MAY COMPOSER: FRANZ LISZT
hungarian rhapsody no. 2 in c Sharp minor, 1847-51
Hungarian Rhapsody No 2 is a nine-minute one-movement seductive piece, that swirls between dark heavy melodies and light twinkling notes. It’s fast moving and probably quite complicated to play as many of Liszt’s pieces are, but it brings alive something of the free spirit in me. I can’t help swaying along in time with it.
Watch Valentina Lisitsa play this piece
Hungarian-born Liszt wrote 19 Hungarian Rhapsodies (12 between 1847-51 and the rest 30 years later). They’re heavily influenced by Hungarian Gypsy music, and it’s easy to hear. There’s a definite hint of accordion-style melodies that evoke the images of bright colours and dancing. But there’s a light, laughter-like component to this piece as well. It feels like fun, like running about as a kid, running everywhere without thinking about it as exercise. And laughing too, laughing so hard there were tears.
I was surprised when I first listened to this piece how familiar it was. But I probably shouldn’t have been. There’s a rumour in my family that we’re descended from a gypsy princess, so perhaps there are some ancestral genes at work here. But more likely it’s because it was used extensively in cartoons.
Mickey Mouse, Bugs Bunny, Tom and Jerry and many others all had episodes featuring Hungarian Rhapsody No2. They’re all rather wonderful and a beautiful representation of the merging of art forms that are accessible to everyone, regardless of age. Watching them they still made me smile, Bugs Bunny probably the most, but then he always was my favourite.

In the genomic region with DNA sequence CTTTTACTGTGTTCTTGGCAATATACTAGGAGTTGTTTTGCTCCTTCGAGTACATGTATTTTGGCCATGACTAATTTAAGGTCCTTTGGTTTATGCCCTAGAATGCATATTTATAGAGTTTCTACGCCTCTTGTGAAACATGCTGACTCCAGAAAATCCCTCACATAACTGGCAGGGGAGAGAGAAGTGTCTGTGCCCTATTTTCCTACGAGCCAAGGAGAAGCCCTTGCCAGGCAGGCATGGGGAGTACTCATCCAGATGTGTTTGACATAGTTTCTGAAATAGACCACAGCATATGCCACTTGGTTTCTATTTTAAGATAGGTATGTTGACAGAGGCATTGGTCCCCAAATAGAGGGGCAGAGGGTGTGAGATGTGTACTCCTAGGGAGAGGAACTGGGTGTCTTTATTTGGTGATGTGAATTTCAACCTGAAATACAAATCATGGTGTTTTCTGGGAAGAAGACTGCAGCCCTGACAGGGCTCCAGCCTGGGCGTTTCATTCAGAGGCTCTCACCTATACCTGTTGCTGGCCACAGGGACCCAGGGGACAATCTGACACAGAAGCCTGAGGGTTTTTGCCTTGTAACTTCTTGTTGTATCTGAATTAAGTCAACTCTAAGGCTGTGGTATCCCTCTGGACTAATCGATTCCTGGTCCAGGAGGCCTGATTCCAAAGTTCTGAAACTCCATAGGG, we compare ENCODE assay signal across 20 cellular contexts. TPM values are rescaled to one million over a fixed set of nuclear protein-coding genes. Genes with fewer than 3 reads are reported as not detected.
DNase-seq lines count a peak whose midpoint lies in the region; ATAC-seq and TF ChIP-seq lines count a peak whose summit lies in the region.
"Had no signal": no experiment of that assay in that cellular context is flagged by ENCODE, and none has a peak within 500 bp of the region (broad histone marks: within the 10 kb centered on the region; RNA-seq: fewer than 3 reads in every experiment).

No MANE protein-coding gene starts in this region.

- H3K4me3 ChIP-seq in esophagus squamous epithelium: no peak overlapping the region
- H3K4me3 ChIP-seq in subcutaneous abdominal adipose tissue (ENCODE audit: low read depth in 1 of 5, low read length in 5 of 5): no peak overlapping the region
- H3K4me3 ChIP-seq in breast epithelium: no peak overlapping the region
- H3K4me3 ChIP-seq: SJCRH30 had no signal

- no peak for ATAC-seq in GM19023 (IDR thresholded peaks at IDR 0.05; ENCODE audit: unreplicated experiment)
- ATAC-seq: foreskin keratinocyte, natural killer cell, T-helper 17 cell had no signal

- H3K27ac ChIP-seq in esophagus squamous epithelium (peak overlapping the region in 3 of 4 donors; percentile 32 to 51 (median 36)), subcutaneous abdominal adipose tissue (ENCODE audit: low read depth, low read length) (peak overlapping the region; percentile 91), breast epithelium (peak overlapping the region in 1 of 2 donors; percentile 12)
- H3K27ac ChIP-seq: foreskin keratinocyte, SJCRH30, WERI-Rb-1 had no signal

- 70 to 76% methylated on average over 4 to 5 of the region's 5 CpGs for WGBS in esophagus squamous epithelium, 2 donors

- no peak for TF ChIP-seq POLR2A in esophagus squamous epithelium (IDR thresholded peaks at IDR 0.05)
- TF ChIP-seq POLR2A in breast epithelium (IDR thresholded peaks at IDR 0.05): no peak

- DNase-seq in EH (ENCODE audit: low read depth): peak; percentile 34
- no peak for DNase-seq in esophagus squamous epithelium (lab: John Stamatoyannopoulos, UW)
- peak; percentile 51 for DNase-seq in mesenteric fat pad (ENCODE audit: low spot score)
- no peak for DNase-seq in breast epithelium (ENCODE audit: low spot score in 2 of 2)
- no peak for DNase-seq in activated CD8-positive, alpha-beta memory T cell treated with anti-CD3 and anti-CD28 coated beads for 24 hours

This piece now also makes me think of a lounge room from my childhood with vivid busy wallpaper. Me, small and light limbed kneeling on the threadbare carpet in front of a giant television with legs in the frosty early morning. The cat fighting with me for space in front of the heater and a bowl of cornflakes and tinned pineapple crackling on the floor in front of me.
I love that something created purely for entertainment at the time, like those cartoons, incorporated this magnificent piece of music, written by a man who was himself seductively entertaining to all those who saw him.
Liszt wrote Hungarian Rhapsody No 2 around the time of La Campanella, when he’d ended his rock star style touring and settled down to write some serious music. But you can still hear the theatricality in this piece, you can imagine him playing it live, his long hair dancing along with his hands as they moved rapidly up and down the piano.
The dramatic is everywhere in Liszt’s life, not just his music. His personal life too was full of affairs with married women, elopement, estrangement, flirtations with religion and the untimely early death of two of his three children (the third in a mirror of her father’s life had an affair with a married-Wagner, and later ended up marrying him herself). And so I think in all of his music, as with any art, bits of his passionate nature seep from his life into ours and we get a little glorious glimpse of a man from 200 years ago.
Rhapsody of Rivets
**images Queen Mary of Romania, painting – Franz Liszt Fantasizing at the Piano by Josef Danhauser